#### References

1. B. H. Spring and P. L. Monkmeyer, “Interaction of plane waves with vertical cylinders,” in Proceedings of the 14th International Conference on Coastal Engineering, vol. 107, pp. 1828–1845, 1974. View at: Google Scholar
2. C. M. Linton and D. V. Evans, “The interaction of waves with arrays of vertical circular cylinders,” Journal of Fluid Mechanics, vol. 215, pp. 549–569, 1990.
3. H. Kagemoto and D. K. P. Yue, “Interactions among multiple three-dimensional bodies in water waves; an exact algebraic method,” Journal of Fluid Mechanics, vol. 166, pp. 189–209, 1986. View at: Publisher Site | Google Scholar
4. P. McIver and D. V. Evans, “Approximation of wave forces on cylinder arrays,” Applied Ocean Research, vol. 6, no. 2, pp. 101–107, 1984. View at: Publisher Site | Google Scholar
5. P. McIver, “Wave forces on arrays of floating bodies,” Journal of Engineering Mathematics, vol. 18, no. 4, pp. 273–285, 1984. View at: Publisher Site | Google Scholar
6. A. N. Williams and Z. Demirbilek, “Hydrodynamic interactions in floating cylinder arrays—I. Wave scattering,” Ocean Engineering, vol. 15, no. 6, pp. 549–583, 1988. View at: Publisher Site | Google Scholar
7. A. N. Williams and A. G. Abul-Azm, “Hydrodynamic interactions in floating cylinder arrays—II. Wave radiation,” Ocean Engineering, vol. 16, no. 3, pp. 217–263, 1989. View at: Publisher Site | Google Scholar
8. A. N. Williams and T. Rangappa, “Approximate hydrodynamic analysis of multi-column ocean structures,” Ocean Engineering, vol. 21, no. 6, pp. 519–573, 1994. View at: Publisher Site | Google Scholar
9. M. H. Kim, “Interaction of waves with N vertical circular cylinders,” Journal of Waterway, Port, Coastal and Ocean Engineering, vol. 119, no. 6, pp. 671–689, 1993. View at: Publisher Site | Google Scholar
10. O. Yilmaz, “Hydrodynamic interactions of waves with group of truncated vertical cylinders,” Journal of Waterway, Port, Coastal, and Ocean Engineering, vol. 124, no. 5, pp. 272–279, 1998. View at: Publisher Site | Google Scholar
11. P. Siddorn and R. E. Taylor, “Diffraction and independent radiation by an array of floating cylinders,” Ocean Engineering, vol. 35, no. 13, pp. 1289–1303, 2008. View at: Publisher Site | Google Scholar
12. A. N. Williams and W. Li, “Wave interaction with a semi-porous cylindrical breakwater mounted on a storage tank,” Ocean Engineering, vol. 25, no. 2-3, pp. 195–219, 1998. View at: Publisher Site | Google Scholar
13. A. N. Williams and W. Li, “Water wave interaction with an array of bottom-mounted surface-piercing porous cylinders,” Ocean Engineering, vol. 27, no. 8, pp. 841–866, 2000. View at: Publisher Site | Google Scholar
14. H. I. Cho and M. H. Kim, “Wave deformation and blocking performance by N porous bottom-mounted vertical circular cylinders,” International Journal of Offshore and Polar Engineering, vol. 20, no. 4, pp. 284–291, 2010. View at: Google Scholar
15. M. S. Park, W. C. Koo, and Y. R. Choi, “Hydrodynamic interaction with an array of porous circular cylinders,” International Journal of Naval Architecture and Ocean Engineering, vol. 2, no. 3, pp. 146–154, 2010. View at: Publisher Site | Google Scholar
16. F. Zhao, T. Kinoshita, W. Bao, and H. Itakura, “Wave fields diffracted by an array of porous circular cylinders,” in Proceedings of the ASME 29th International Conference on Ocean, Offshore and Arctic Engineering (OMAE '10), pp. 65–74, Shanghai, China, June 2010. View at: Publisher Site | Google Scholar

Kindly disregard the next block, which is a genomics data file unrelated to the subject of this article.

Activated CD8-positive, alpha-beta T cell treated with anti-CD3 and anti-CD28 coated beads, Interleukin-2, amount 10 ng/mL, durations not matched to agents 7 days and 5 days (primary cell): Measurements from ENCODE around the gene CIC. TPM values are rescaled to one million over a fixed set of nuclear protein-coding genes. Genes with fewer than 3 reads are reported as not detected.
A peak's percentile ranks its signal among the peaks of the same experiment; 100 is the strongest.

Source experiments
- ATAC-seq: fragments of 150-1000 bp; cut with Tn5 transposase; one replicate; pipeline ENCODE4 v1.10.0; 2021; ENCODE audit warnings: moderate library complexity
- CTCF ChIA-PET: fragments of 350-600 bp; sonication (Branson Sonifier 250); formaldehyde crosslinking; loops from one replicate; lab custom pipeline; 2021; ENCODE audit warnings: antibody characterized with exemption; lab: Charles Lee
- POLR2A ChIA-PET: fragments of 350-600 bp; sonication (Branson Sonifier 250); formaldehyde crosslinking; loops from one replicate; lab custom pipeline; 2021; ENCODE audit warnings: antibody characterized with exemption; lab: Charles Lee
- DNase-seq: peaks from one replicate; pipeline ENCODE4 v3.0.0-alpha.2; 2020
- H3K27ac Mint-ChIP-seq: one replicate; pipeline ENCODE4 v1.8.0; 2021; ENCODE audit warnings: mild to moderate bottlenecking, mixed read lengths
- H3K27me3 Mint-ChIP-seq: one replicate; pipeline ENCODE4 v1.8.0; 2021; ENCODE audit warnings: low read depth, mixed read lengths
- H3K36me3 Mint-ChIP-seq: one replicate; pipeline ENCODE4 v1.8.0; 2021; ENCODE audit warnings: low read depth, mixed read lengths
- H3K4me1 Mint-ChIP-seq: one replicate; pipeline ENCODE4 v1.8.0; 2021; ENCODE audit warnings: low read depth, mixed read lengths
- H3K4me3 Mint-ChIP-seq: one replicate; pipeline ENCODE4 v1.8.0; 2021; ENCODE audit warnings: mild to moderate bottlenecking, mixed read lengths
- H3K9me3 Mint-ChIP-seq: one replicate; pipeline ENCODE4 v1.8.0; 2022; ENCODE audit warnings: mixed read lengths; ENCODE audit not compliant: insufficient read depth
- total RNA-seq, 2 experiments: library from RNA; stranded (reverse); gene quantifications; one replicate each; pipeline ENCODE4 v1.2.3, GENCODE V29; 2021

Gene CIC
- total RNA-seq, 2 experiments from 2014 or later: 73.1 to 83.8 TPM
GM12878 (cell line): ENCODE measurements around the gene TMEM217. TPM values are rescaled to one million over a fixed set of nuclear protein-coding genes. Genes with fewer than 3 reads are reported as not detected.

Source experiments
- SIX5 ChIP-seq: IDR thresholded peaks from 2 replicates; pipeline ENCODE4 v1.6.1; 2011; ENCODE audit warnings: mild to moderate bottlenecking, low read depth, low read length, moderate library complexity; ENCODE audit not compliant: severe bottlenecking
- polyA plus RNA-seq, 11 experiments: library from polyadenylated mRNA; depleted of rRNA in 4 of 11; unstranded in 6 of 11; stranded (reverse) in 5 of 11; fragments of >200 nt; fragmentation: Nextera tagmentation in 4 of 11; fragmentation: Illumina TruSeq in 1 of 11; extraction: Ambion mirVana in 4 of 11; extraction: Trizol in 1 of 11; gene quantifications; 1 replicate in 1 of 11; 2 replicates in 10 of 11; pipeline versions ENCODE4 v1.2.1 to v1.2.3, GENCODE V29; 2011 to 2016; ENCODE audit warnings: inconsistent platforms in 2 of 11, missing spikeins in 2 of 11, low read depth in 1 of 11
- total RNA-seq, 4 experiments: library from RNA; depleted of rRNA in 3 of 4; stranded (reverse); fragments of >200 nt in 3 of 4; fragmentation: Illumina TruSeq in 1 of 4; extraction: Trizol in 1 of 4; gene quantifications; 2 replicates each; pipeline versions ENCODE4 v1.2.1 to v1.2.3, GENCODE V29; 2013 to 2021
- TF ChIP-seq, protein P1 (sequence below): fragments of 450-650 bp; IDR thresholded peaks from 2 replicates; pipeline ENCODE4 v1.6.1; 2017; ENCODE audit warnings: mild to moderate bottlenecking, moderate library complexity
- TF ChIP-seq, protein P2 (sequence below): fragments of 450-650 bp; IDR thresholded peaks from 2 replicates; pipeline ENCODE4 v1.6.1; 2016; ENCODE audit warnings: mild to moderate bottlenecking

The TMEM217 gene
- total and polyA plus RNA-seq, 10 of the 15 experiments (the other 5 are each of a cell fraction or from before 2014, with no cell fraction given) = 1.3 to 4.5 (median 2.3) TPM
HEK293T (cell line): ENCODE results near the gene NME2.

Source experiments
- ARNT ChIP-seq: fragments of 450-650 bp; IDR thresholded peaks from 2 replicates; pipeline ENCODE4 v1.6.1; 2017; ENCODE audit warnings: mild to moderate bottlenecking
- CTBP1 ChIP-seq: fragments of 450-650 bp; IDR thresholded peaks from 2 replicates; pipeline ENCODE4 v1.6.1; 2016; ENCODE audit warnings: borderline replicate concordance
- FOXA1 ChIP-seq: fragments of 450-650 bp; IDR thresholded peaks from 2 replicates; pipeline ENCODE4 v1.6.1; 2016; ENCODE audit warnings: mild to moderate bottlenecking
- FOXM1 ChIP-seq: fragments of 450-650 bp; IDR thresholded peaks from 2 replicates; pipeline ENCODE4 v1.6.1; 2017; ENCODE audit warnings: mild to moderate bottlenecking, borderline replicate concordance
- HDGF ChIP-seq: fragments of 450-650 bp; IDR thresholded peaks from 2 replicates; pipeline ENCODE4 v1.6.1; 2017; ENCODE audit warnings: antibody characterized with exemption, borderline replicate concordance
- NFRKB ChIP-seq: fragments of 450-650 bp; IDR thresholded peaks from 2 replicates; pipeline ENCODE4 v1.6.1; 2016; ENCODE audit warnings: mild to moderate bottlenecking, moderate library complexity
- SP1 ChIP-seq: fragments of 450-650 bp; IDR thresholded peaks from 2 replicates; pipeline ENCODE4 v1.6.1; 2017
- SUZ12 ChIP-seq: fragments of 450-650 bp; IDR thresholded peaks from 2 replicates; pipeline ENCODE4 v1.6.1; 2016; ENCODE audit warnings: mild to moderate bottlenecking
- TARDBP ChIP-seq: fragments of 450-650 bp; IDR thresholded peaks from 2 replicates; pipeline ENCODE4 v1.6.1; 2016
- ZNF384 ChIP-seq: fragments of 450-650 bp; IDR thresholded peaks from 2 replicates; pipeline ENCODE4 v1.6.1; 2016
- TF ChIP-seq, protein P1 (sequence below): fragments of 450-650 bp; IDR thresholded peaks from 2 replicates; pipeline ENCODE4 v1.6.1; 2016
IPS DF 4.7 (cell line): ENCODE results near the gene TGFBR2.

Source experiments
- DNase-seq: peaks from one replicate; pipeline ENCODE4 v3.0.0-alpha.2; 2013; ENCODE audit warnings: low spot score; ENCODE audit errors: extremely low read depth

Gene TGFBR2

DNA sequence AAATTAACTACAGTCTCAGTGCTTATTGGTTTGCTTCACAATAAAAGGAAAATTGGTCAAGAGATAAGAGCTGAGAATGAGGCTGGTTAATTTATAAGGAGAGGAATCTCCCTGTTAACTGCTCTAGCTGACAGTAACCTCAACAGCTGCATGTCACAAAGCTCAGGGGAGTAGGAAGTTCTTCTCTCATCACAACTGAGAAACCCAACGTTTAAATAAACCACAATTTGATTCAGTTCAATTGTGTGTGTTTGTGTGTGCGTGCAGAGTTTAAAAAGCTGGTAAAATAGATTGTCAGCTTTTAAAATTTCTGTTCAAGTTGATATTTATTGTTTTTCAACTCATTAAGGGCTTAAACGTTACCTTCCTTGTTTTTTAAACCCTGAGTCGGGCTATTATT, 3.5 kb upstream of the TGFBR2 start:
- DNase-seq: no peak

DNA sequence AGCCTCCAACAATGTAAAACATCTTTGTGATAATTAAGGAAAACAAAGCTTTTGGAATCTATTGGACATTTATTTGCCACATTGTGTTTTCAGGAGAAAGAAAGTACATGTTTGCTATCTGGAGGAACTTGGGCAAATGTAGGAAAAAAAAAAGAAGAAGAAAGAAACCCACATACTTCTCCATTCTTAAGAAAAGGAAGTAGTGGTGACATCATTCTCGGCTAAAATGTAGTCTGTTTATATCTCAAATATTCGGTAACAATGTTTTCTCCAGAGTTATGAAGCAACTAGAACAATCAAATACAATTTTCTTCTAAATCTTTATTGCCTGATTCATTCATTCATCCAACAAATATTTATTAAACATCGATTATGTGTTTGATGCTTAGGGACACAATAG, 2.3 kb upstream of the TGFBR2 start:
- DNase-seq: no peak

17. K. H. Wang and X. Ren, “Wave interaction with a concentric porous cylinder system,” Ocean Engineering, vol. 21, no. 4, pp. 343–360, 1994. View at: Publisher Site | Google Scholar
18. K. Sankarbabu, S. A. Sannasiraj, and V. Sundar, “Interaction of regular waves with a group of dual porous circular cylinders,” Applied Ocean Research, vol. 29, no. 4, pp. 180–190, 2007. View at: Publisher Site | Google Scholar
19. F. Zhao, W. Bao, T. Kinoshita, and H. Itakura, “Theoretical and experimental study on a porous cylinder floating in waves,” Journal of Offshore Mechanics and Arctic Engineering, vol. 133, no. 1, Article ID 011301, 2011. View at: Publisher Site | Google Scholar
20. M. S. Park, K. Kawano, and S. Nagata, “Numerical analysis of an offshore platform with large partial porous cylindrical members due to wave forces,” Ocean Systems Engineering, vol. 1, no. 4, pp. 337–353, 2011. View at: Publisher Site | Google Scholar
21. M. S. Park, Y. Jeong, and Y. J. You, “Numerical analysis of an offshore platform with partial porous cylinders due to wave excitation forces and seismic forces,” in Oceans 2012, pp. 1–9, IEEE, Hampton Road, Va, USA, October 2012. View at: Google Scholar
22. M. S. Park, Y. J. Jeong, Y. J. You, and J. H. Park, “Reliability evaluations of an offshore platform with partial porous cylinders due to wave and seismic forces,” in Proceedings of the 32nd International Conference on Ocean, Offshore and Arctic Engineering (OMAE '13), V02AT02A042, ASME, 2013. View at: Publisher Site | Google Scholar
23. Y. R. Choi, S. Y. Hong, and H. S. Choi, “An analysis of second-order wave forces on floating bodies by using a higher-order boundary element method,” Ocean Engineering, vol. 28, no. 1, pp. 117–138, 2001. View at: Publisher Site | Google Scholar
24. M. Abramowitz and I. A. Stegun, Handbook of Mathematical Functions, Dover, New York, NY, USA, 1972.

Copyright © 2015 Min-Su Park and Weoncheol Koo. This is an open access article distributed under the Creative Commons Attribution License, which permits unrestricted use, distribution, and reproduction in any medium, provided the original work is properly cited.